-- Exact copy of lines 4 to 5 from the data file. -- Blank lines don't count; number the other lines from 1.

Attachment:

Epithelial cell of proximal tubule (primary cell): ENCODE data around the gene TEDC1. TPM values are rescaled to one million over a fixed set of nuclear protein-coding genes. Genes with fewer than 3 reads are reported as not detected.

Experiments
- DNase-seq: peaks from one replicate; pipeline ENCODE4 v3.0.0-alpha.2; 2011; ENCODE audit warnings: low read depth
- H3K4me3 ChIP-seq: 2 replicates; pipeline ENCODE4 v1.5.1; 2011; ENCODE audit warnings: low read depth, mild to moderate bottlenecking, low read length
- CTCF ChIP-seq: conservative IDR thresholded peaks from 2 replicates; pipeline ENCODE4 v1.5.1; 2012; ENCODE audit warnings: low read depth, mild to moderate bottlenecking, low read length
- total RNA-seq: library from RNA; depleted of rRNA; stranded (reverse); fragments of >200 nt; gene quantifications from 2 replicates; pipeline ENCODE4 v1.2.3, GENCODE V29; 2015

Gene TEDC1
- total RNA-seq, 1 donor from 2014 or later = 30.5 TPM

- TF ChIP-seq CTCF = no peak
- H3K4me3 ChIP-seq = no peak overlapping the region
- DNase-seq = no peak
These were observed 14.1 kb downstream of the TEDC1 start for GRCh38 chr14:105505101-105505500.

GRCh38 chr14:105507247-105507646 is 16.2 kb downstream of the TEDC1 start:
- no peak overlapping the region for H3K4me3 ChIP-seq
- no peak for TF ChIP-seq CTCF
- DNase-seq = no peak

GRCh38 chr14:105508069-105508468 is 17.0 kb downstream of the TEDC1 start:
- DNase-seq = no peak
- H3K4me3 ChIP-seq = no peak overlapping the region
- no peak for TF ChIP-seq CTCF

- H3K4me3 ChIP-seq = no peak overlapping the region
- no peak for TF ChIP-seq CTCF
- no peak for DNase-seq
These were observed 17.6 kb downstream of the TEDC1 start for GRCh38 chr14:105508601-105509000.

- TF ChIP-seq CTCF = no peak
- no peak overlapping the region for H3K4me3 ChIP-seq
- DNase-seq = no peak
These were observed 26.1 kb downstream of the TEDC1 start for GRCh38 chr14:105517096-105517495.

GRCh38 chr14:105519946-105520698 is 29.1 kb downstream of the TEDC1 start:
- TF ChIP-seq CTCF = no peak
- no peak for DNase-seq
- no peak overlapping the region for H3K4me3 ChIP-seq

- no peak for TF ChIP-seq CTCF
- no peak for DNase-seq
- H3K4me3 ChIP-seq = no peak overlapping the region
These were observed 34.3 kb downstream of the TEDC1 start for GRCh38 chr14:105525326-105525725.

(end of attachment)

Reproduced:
- H3K4me3 ChIP-seq: 2 replicates; pipeline ENCODE4 v1.5.1; 2011; ENCODE audit warnings: low read depth, mild to moderate bottlenecking, low read length
- CTCF ChIP-seq: conservative IDR thresholded peaks from 2 replicates; pipeline ENCODE4 v1.5.1; 2012; ENCODE audit warnings: low read depth, mild to moderate bottlenecking, low read length